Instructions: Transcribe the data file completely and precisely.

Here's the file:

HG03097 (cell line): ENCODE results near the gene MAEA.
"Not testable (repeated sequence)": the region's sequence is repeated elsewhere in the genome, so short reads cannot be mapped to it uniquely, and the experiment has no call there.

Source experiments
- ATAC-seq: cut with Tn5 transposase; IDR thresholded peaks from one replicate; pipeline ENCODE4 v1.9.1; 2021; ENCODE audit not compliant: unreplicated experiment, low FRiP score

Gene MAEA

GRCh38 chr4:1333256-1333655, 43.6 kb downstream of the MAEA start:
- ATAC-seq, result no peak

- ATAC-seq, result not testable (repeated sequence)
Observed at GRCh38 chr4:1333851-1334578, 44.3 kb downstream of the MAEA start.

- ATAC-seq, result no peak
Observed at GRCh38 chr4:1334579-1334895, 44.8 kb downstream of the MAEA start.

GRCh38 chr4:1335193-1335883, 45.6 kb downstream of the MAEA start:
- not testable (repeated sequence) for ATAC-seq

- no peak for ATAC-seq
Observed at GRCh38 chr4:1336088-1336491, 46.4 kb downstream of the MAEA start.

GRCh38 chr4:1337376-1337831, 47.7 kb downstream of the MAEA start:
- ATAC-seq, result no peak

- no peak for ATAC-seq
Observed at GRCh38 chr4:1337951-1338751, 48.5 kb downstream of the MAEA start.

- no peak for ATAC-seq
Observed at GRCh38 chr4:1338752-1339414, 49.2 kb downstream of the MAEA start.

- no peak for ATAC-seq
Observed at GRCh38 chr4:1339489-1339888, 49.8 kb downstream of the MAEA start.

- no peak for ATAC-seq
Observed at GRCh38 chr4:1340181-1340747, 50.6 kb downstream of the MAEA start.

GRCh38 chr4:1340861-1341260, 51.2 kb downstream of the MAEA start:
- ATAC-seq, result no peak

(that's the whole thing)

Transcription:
HG03097 (cell line): ENCODE results near the gene MAEA.
"Not testable (repeated sequence)": the region's sequence is repeated elsewhere in the genome, so short reads cannot be mapped to it uniquely, and the experiment has no call there.

Source experiments
- ATAC-seq: cut with Tn5 transposase; IDR thresholded peaks from one replicate; pipeline ENCODE4 v1.9.1; 2021; ENCODE audit not compliant: unreplicated experiment, low FRiP score

Gene MAEA

GRCh38 chr4:1333256-1333655, 43.6 kb downstream of the MAEA start:
- ATAC-seq, result no peak

- ATAC-seq, result not testable (repeated sequence)
Observed at GRCh38 chr4:1333851-1334578, 44.3 kb downstream of the MAEA start.

- ATAC-seq, result no peak
Observed at GRCh38 chr4:1334579-1334895, 44.8 kb downstream of the MAEA start.

GRCh38 chr4:1335193-1335883, 45.6 kb downstream of the MAEA start:
- not testable (repeated sequence) for ATAC-seq

- no peak for ATAC-seq
Observed at GRCh38 chr4:1336088-1336491, 46.4 kb downstream of the MAEA start.

GRCh38 chr4:1337376-1337831, 47.7 kb downstream of the MAEA start:
- ATAC-seq, result no peak

- no peak for ATAC-seq
Observed at GRCh38 chr4:1337951-1338751, 48.5 kb downstream of the MAEA start.

- no peak for ATAC-seq
Observed at GRCh38 chr4:1338752-1339414, 49.2 kb downstream of the MAEA start.

- no peak for ATAC-seq
Observed at GRCh38 chr4:1339489-1339888, 49.8 kb downstream of the MAEA start.

- no peak for ATAC-seq
Observed at GRCh38 chr4:1340181-1340747, 50.6 kb downstream of the MAEA start.

GRCh38 chr4:1340861-1341260, 51.2 kb downstream of the MAEA start:
- ATAC-seq, result no peak